I’m dating a robot 🤖Attachment theory & social media algorithms

Ariel Meadow Stallings
6 min readJan 18

Over the last few years, I’ve spent a lot of time learning about attachment theory, and how attachment issues play out in adult relationships. For those unfamiliar, here’s an excerpt from my book From Sh!tshow To Afterglow introducing the concept:

Attachment theory was first developed by Mary Ainsworth and John Bowlby to describe infants’ tendencies to frantically cry, cling, and search for their caregiver if separated. In the ’80s, researchers started applying attachment theory to their studies of adult relationships. Turns out that infant-caregiver relationships and adult romantic relationships are remarkably similar, which means that many of us adults are acting out relationship patterns we learned as babies. Aww, it’s both cute and sad.
Adults usually act out one of these attachment types:

Secure: you feel confident that your partner has your back and you’re comfortable letting your partner depend on you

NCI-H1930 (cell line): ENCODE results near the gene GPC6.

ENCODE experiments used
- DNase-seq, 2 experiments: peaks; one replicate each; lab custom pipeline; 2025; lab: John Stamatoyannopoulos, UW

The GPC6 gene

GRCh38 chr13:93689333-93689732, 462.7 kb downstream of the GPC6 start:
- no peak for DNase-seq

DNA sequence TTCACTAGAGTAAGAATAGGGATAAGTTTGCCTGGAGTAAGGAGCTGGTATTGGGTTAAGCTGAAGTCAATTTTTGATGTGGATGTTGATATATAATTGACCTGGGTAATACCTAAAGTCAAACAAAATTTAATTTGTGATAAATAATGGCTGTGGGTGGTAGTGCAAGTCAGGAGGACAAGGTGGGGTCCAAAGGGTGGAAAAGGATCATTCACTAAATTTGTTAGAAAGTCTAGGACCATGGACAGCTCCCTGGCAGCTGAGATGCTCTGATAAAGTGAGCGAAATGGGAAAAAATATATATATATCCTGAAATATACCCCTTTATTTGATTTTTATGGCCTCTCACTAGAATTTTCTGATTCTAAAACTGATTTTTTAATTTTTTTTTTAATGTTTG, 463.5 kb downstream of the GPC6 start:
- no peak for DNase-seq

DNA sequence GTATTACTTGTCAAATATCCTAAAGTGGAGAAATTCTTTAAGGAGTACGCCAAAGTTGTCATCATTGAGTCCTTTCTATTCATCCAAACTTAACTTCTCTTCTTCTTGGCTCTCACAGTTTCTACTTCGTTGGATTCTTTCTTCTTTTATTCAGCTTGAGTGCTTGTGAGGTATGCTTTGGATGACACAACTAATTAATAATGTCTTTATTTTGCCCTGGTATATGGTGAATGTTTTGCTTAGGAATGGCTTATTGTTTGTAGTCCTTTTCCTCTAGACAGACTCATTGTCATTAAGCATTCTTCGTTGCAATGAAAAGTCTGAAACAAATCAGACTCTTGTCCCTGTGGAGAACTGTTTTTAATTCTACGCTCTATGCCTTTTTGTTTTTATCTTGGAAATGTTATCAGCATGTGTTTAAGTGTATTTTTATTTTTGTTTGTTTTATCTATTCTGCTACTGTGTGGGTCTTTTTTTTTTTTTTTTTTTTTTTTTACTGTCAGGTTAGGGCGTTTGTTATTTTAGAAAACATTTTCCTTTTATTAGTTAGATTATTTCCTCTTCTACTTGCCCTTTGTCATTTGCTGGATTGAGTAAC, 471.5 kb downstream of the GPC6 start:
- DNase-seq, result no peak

Anxious-preoccupied: you easily become upset when you feel your needs aren’t being met and worry that others may not entirely love you. (This is me! I’m clingy and chasey, and prone to panic)

Fearful-avoidant: you want closeness, but are so afraid you’ll get hurt that you often push people away

Dismissive-avoidant: you look aloof because you have a lot of pain associated with depending on others or being depended on

Again, this is a bit intense to dig into if you’re mid-chaos, but as you part to put your life back together, I highly learning about your attachment type. Reading the book Attached by Levine & Heller in 2017 felt like getting a magical key — suddenly I had so much more understanding and compassion for the confusing things so many of us do in our partnerships. Knowledge is power, and this particular knowledge is extremely powerful.

Ok, so basically the ways in which you related to your caregivers in childhood continue in adulthood, and influence how you relate to people in your life, especially partners — but also friends, colleagues, children, and more. It can be so liberating to be like “Why am I freaking out right now — oh shit, right: my attachment system is triggered. Gottit.”

Where it gets really crazy is when you realize that our attachment triggers don’t just affect how we relate to people in our adult lives, they also affect how we relate to objects in our lives.

Ariel Meadow Stallings

Medium's Director of Publisher Growth. Also an author, publisher, devotional dancer, and a human humanning!